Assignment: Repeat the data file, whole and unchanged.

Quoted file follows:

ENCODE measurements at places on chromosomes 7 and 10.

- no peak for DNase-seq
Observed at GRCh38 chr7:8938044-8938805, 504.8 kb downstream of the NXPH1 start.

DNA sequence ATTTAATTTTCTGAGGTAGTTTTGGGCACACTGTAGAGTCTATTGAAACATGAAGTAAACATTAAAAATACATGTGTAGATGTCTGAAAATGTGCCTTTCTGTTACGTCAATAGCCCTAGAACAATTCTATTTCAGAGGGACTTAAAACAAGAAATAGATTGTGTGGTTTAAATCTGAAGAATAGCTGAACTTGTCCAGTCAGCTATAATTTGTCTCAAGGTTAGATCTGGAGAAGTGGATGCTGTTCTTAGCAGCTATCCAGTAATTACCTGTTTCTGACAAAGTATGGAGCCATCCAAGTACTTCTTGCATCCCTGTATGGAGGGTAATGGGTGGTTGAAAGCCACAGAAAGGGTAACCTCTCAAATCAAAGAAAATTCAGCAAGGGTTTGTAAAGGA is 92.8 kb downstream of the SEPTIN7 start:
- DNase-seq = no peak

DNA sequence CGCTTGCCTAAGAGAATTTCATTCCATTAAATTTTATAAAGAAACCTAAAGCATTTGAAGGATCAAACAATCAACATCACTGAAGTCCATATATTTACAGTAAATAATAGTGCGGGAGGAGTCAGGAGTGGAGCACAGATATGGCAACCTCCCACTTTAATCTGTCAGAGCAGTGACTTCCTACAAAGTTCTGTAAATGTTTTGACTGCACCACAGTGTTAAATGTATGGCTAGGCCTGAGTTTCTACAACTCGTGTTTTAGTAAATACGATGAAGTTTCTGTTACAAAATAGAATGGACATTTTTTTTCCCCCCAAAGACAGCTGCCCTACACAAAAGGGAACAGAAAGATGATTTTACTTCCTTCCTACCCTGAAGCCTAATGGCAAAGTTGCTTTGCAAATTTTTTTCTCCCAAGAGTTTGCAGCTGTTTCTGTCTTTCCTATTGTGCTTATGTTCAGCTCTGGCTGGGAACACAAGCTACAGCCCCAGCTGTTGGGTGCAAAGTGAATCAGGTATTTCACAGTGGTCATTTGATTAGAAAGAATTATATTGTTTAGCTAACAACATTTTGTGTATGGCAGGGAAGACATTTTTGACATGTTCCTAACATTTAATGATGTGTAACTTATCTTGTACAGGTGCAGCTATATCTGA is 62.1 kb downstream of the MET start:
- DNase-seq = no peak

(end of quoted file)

ENCODE measurements at places on chromosomes 7 and 10.

- no peak for DNase-seq
Observed at GRCh38 chr7:8938044-8938805, 504.8 kb downstream of the NXPH1 start.

DNA sequence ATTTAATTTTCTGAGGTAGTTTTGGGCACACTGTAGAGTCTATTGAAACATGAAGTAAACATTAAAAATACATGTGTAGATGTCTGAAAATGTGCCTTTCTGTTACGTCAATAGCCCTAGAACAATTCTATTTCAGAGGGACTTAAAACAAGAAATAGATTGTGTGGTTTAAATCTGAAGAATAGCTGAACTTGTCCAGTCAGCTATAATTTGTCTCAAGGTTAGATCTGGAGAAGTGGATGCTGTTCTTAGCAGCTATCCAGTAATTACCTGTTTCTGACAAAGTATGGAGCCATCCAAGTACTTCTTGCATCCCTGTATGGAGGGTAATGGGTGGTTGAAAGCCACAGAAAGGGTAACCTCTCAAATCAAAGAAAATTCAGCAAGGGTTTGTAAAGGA is 92.8 kb downstream of the SEPTIN7 start:
- DNase-seq = no peak

DNA sequence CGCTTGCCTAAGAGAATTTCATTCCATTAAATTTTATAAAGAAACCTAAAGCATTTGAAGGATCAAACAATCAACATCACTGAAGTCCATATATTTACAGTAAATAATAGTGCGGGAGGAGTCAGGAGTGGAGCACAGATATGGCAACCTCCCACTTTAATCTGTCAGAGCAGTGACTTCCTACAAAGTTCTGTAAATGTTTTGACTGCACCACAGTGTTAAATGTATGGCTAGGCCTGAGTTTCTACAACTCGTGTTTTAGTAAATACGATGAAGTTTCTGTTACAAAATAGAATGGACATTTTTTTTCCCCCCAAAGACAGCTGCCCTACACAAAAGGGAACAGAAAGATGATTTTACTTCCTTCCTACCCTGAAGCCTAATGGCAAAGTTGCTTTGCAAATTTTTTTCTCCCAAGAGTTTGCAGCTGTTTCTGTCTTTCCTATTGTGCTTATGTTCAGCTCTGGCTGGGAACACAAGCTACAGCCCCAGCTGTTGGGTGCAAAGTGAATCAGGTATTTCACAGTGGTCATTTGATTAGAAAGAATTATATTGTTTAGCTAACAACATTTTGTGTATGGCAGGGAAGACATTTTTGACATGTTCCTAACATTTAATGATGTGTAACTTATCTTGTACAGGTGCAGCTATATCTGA is 62.1 kb downstream of the MET start:
- DNase-seq = no peak